Social media finds a new home in the classroom
October 25, 2010
Now that the traditional school year is well underway, a new burst of attention is being given to social media within the teaching environment. In a recent article on DailyCollegian.com entitled "How connected are your professors? More so than some might think," Sam Hayes summarizes:
"The May 4 survey asked 939 professors at two and four-year colleges if they had at least one account with Facebook, Twitter, MySpace, YouTube, Flickr, Google Wave, Skype, LinkedIn or Slideshare. Eighty percent said they used at least one of these functions, with 60 percent reporting that they had accounts with more than one social media site."
If this survey had focused on students, the results would have hardly been surprising. But look again, the survey was given to...professors! 80% of the educators surveyed are currently using some kind of social media.
In addition to online social media sites, tools like Blackboard Learn allow teachers to embed and share videos and other mixed media within a lesson. In a recent press release, Blackboard stated that "the adoption rate is faster than for any new learning management release in Blackboard’s history." Widespread adoption of mixed media learning tools, combined with the tight budgets that educators must work within, has led to greater use of new media platforms. Western Washington University's Alyson Ihrig writes that "by not printing syllabuses, exams and other documents for class, the geology department plans to save 4,000 sheets of paper and $830 by the end of each quarter."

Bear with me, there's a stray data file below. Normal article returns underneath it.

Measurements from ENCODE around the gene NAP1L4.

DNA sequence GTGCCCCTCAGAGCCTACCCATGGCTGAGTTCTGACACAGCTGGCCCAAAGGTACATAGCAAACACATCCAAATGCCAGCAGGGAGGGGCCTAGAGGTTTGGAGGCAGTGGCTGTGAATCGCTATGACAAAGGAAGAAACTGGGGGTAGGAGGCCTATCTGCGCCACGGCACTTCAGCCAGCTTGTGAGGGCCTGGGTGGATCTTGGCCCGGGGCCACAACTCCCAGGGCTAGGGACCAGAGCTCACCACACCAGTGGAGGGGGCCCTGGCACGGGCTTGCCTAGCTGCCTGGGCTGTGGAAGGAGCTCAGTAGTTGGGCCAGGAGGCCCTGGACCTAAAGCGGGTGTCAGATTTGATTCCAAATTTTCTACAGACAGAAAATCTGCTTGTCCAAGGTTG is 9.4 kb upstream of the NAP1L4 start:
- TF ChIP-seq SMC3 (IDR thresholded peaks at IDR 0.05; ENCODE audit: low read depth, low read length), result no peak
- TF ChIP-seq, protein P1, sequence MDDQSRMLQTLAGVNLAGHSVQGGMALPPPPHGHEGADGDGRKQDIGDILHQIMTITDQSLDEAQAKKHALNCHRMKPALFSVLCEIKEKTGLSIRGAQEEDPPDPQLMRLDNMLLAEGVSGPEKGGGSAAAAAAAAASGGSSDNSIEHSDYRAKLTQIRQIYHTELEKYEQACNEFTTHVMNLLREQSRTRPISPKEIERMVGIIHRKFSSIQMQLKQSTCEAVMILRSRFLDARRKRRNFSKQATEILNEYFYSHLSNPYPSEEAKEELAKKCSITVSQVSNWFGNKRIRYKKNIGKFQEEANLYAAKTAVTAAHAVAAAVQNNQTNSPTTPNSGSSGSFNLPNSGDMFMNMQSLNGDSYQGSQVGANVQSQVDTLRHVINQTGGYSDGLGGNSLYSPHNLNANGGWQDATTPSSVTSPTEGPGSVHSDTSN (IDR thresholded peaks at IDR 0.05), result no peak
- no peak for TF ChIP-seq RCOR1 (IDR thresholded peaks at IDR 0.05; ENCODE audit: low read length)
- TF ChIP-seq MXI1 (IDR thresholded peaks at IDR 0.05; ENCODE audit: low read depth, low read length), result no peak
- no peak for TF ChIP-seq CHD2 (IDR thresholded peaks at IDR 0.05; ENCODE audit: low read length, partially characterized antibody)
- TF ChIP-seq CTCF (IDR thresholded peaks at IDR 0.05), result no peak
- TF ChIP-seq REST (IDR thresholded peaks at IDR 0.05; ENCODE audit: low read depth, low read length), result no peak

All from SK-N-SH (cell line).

But what about the curriculum itself? This year University of Kentucky is testing a new course which will be required for all Fall Freshmen in 2011. The course will combine oral speech and digital media in order to prepare students for the professional use of social networking tools like Facebook. A pilot class is being tested this year, with the final two-sequence course included in the 2011 curriculum.
To learn more about how educators can incorporate social media into their teaching toolbox, see Mashable's recommendations: 7 Fantastic Free Social Media Tools for Teachers.
Educators: what social media tools and techniques are you using in your classroom and beyond? How is social networking affecting the teaching and learning experience?